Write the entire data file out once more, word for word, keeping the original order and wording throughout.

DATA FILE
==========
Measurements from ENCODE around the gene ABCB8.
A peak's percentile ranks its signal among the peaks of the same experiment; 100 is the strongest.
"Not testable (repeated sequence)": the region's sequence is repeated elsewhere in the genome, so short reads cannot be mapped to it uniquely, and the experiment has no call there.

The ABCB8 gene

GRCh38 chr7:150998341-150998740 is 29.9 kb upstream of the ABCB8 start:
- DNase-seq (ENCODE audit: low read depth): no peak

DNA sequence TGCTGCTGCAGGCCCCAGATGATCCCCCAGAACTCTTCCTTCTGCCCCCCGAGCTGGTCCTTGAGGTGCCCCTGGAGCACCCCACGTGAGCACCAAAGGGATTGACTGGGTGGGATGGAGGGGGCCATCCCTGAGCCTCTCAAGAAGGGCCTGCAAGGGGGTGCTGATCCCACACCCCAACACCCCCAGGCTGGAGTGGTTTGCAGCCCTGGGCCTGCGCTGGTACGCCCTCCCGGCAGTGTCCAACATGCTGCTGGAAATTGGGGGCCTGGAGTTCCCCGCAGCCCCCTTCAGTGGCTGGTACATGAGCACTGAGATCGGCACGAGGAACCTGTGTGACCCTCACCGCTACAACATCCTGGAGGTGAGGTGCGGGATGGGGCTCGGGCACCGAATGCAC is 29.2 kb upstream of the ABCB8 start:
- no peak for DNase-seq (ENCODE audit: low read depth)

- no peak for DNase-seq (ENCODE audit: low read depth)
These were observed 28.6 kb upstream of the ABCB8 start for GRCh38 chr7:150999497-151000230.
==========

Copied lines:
Measurements from ENCODE around the gene ABCB8.
A peak's percentile ranks its signal among the peaks of the same experiment; 100 is the strongest.
"Not testable (repeated sequence)": the region's sequence is repeated elsewhere in the genome, so short reads cannot be mapped to it uniquely, and the experiment has no call there.

The ABCB8 gene

GRCh38 chr7:150998341-150998740 is 29.9 kb upstream of the ABCB8 start:
- DNase-seq (ENCODE audit: low read depth): no peak

DNA sequence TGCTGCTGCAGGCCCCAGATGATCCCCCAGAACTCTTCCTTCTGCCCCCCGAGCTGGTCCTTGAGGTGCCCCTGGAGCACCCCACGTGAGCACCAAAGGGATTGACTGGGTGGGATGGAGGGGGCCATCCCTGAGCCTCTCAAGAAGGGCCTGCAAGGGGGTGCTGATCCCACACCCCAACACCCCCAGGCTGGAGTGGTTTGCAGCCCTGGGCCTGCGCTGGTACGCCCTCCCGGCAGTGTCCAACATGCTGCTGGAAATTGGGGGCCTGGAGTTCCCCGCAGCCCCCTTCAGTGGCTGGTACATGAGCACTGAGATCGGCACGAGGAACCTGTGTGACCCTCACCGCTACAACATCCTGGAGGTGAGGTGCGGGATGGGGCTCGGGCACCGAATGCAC is 29.2 kb upstream of the ABCB8 start:
- no peak for DNase-seq (ENCODE audit: low read depth)

- no peak for DNase-seq (ENCODE audit: low read depth)
These were observed 28.6 kb upstream of the ABCB8 start for GRCh38 chr7:150999497-151000230.